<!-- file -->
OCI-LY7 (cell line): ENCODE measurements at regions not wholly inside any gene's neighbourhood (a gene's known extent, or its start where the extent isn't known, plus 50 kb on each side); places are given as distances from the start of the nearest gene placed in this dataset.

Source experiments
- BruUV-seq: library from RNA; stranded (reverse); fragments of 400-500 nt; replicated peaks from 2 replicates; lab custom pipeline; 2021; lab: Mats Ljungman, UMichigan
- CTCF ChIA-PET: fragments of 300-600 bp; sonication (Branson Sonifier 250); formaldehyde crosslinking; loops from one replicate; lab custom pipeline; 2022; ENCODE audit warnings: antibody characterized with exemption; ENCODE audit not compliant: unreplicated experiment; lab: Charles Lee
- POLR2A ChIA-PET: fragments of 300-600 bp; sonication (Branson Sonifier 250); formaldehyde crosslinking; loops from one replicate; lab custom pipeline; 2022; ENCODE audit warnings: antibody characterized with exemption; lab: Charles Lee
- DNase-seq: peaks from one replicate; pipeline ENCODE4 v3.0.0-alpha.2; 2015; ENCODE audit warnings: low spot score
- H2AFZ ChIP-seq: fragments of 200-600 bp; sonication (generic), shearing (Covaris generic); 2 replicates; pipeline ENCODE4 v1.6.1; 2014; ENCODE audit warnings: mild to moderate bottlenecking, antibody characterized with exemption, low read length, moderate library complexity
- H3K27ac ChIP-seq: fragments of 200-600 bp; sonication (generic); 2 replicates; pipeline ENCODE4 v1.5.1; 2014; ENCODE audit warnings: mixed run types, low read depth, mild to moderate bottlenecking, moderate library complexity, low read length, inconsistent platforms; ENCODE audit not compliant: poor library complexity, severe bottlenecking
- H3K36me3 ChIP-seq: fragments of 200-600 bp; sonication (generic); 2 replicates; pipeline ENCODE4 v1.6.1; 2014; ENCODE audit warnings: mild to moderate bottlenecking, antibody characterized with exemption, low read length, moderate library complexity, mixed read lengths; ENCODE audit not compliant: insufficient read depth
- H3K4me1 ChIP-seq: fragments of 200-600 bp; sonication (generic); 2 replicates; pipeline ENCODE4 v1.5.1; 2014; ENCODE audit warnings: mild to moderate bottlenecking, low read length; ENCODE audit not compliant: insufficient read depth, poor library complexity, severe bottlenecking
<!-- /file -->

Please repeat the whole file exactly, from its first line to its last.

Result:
OCI-LY7 (cell line): ENCODE measurements at regions not wholly inside any gene's neighbourhood (a gene's known extent, or its start where the extent isn't known, plus 50 kb on each side); places are given as distances from the start of the nearest gene placed in this dataset.

Source experiments
- BruUV-seq: library from RNA; stranded (reverse); fragments of 400-500 nt; replicated peaks from 2 replicates; lab custom pipeline; 2021; lab: Mats Ljungman, UMichigan
- CTCF ChIA-PET: fragments of 300-600 bp; sonication (Branson Sonifier 250); formaldehyde crosslinking; loops from one replicate; lab custom pipeline; 2022; ENCODE audit warnings: antibody characterized with exemption; ENCODE audit not compliant: unreplicated experiment; lab: Charles Lee
- POLR2A ChIA-PET: fragments of 300-600 bp; sonication (Branson Sonifier 250); formaldehyde crosslinking; loops from one replicate; lab custom pipeline; 2022; ENCODE audit warnings: antibody characterized with exemption; lab: Charles Lee
- DNase-seq: peaks from one replicate; pipeline ENCODE4 v3.0.0-alpha.2; 2015; ENCODE audit warnings: low spot score
- H2AFZ ChIP-seq: fragments of 200-600 bp; sonication (generic), shearing (Covaris generic); 2 replicates; pipeline ENCODE4 v1.6.1; 2014; ENCODE audit warnings: mild to moderate bottlenecking, antibody characterized with exemption, low read length, moderate library complexity
- H3K27ac ChIP-seq: fragments of 200-600 bp; sonication (generic); 2 replicates; pipeline ENCODE4 v1.5.1; 2014; ENCODE audit warnings: mixed run types, low read depth, mild to moderate bottlenecking, moderate library complexity, low read length, inconsistent platforms; ENCODE audit not compliant: poor library complexity, severe bottlenecking
- H3K36me3 ChIP-seq: fragments of 200-600 bp; sonication (generic); 2 replicates; pipeline ENCODE4 v1.6.1; 2014; ENCODE audit warnings: mild to moderate bottlenecking, antibody characterized with exemption, low read length, moderate library complexity, mixed read lengths; ENCODE audit not compliant: insufficient read depth
- H3K4me1 ChIP-seq: fragments of 200-600 bp; sonication (generic); 2 replicates; pipeline ENCODE4 v1.5.1; 2014; ENCODE audit warnings: mild to moderate bottlenecking, low read length; ENCODE audit not compliant: insufficient read depth, poor library complexity, severe bottlenecking